Saturday, January 28, 2017

R Gratia Artis

Hello, Happy Saturday and dawning of American Fascism. Let's try to occupy ourselves before the SS arrives with the cattlecars, shall we? Today, after all, is the 49th birthday of merely The Greatest MC Ever To Live.
OK, bold statement. Hip-hop is a 40 year old genre now, and surely I exaggerate this gentleman's influence, right? There's other contenders, I hear you say. People say Chuck. Biggie. Kool Moe Dee. Too $hort. There are likely as many candidates as there are luminaries of the rapgame.
None of them, however, would have been what they were without today's Heavyweight champion. You say to yourself, OH COME ON JOSHY, Eminem set the standard of extended bar lines, of rhyming phrases within phrases, of taking the genre to another artistic level. But who was the first to do those things, before anyone had done anything but spit their verses on the 1 and 3 beats, all foursquare and linear? Oops, you guessed it.
It's all to be expected now, as hip-hop rules the world and everything in it. But back 30 years ago, there was a Golden Age, when the genre was so powerful on such a consistent basis, you'd drive into NYC on a Friday night with DJ Red Alert on the radio and end up just driving around Manhattan, because the music was just too compelling and unprecedented to leave the vehicle.
Nowadays, very little of it is compelling or at all innovative. But from 1987-1991, it was like a sledgehammer to the face of puerile pop music, with a record a week coming out to top last week's masterpiece. All killer, no filler recordings that defined the standard before there really was one.
Into this maelstrom of creative output --  the last such period in American popular music to date, by the way -- stepped today's birthday boy and his Hall-of-Fame turntable cohort, the first to get crazy with the James Brown samples that would come to define the Golden Age. The first record they had out is still considered perhaps the greatest single hip-hop record ever made... certainly Top 10 all time, as is their follow-up from 1988, the face-frying mission statement title track of which graces the top of this page.
He started out as William Griffin in 1968, but by the later Eighties he had converted to the Five Percent Nation and taken the name Rakim Allah. Known professionally as simply Rakim, for me he is the alpha and omega of the modern rapper, without whose presence and influence it would not have been what it subsequently became.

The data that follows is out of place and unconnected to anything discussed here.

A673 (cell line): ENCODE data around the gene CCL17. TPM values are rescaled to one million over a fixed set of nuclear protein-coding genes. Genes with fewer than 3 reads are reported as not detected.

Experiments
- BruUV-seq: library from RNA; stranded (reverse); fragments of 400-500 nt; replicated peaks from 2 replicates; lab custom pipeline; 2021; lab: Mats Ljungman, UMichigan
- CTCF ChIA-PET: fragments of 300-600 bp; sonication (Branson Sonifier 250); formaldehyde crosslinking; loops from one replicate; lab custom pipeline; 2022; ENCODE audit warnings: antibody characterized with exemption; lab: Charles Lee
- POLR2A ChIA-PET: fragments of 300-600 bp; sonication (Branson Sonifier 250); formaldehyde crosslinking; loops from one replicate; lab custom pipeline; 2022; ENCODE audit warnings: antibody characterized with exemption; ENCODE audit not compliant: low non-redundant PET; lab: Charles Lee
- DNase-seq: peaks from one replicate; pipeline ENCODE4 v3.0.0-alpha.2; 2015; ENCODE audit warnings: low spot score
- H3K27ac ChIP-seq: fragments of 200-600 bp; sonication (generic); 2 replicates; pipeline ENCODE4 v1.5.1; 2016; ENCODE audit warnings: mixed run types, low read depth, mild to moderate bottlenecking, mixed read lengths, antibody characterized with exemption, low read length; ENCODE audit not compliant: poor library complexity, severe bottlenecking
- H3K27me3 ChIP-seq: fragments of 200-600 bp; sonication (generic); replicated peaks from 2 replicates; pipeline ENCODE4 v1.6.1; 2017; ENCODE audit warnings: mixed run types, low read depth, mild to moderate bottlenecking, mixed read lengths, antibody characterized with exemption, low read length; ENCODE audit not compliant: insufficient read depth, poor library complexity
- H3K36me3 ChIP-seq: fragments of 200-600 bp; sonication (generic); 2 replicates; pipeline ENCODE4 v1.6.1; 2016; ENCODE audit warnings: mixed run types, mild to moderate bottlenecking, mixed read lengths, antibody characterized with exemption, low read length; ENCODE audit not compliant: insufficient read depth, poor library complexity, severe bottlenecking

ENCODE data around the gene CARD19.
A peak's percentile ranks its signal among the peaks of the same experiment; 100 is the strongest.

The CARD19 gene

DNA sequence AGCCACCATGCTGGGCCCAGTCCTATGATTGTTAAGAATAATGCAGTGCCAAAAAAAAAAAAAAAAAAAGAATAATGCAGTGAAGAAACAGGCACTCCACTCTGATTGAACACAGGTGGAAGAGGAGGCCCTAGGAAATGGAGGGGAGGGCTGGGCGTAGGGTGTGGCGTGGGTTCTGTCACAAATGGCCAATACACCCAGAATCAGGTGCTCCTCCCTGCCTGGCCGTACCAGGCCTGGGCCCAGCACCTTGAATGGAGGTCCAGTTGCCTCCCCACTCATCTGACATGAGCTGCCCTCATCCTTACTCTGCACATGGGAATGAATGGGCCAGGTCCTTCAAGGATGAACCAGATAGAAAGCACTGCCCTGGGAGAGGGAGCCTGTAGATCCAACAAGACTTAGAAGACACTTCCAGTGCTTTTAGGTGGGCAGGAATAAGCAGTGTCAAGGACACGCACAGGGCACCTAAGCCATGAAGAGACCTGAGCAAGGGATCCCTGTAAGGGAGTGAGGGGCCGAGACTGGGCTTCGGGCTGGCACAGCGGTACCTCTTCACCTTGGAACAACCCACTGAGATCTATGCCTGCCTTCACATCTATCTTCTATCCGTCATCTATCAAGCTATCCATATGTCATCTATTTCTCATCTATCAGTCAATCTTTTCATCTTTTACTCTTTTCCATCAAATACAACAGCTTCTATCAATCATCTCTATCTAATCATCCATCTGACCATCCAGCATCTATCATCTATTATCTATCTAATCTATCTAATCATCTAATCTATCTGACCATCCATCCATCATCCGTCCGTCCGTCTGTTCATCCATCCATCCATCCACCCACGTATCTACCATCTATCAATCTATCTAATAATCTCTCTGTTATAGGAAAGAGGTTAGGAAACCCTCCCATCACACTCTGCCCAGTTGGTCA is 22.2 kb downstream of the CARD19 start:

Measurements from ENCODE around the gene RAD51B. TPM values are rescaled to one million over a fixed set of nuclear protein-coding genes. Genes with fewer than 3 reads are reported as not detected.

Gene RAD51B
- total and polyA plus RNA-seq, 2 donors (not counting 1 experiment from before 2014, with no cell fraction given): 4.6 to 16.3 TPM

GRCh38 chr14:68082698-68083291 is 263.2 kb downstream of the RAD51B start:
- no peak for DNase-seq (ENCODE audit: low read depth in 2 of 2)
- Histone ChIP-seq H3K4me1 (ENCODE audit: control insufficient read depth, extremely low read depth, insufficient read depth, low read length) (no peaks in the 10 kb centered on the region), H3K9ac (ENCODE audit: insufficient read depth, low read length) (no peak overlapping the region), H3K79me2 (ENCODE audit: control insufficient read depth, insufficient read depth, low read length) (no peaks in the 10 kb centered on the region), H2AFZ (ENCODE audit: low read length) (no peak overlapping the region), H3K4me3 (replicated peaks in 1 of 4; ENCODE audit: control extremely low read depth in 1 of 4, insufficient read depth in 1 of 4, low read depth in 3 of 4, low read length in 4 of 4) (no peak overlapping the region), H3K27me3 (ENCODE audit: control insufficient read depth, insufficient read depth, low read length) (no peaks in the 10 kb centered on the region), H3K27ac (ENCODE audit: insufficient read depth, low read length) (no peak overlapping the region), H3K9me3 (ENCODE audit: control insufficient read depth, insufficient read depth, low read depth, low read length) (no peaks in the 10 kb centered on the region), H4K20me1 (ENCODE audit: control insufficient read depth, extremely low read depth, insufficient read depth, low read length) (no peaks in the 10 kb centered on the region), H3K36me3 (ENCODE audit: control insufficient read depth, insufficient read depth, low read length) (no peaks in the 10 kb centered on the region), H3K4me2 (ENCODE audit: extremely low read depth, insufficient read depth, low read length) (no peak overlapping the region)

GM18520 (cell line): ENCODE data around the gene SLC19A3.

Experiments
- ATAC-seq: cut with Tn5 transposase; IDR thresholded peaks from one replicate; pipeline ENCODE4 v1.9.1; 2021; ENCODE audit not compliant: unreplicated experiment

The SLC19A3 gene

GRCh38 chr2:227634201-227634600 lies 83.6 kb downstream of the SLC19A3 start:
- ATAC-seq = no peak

Those albums define the genre as perhaps no other, and if there is ever to be a Hip-Hop Hall of Fame first ballot inductee, this is your Babe Ruth/Jackie Robinson character right here. When they came out, we would literally stare at the speakers with our jaws to the floor, wondering how this guy got so many galaxies ahead of everyone around him. To say nothing of the funked-to-death-and-back aural sample-backdrops supplied by his partner  Eric B., as wicked a wheels-of-steel Samurai as ever walked the Bronx.
To honor The R, I spent Tuesday last remastering a short-but-ferocious opening set from FM radio, recorded on the 1987 Fall Def Jam tour in support of Public Enemy and LL Cool J. This is 25 minutes of Big Bang-caliber hip-hop at the dawn of the art form's maturity, and these guys do not disappoint, trust me. The idea that Paid In Full has only been out a couple of months at this point registers little with the Amsterdam audience, who sing along and participate like they somehow knew what was coming.
Eric B. and Rakim
Jaap Edenhal
Amsterdam, The Netherlands

01 introduction by Flavor Flav/Rakim's entrance
02 Move the Crowd
03 I Ain't No Joke
04 Paid In Full
05 My Melody
06 Freestyle
07 Eric B. Is President
08 I Know You Got Soul/radio outro

Total time: 24:19

Eric B. - turntables & samples, vocals
Rakim - vocals

FM master tape remastered by me
This is as raw a document of the Golden Age as exists, so pull it down and get extra busy sampling its pure, unadulterated power. As you do, please wish a HBD to The R, who is as responsible as any single dude for the lasting power of the form, and arguably its Greatest of All Rhyme.--J.

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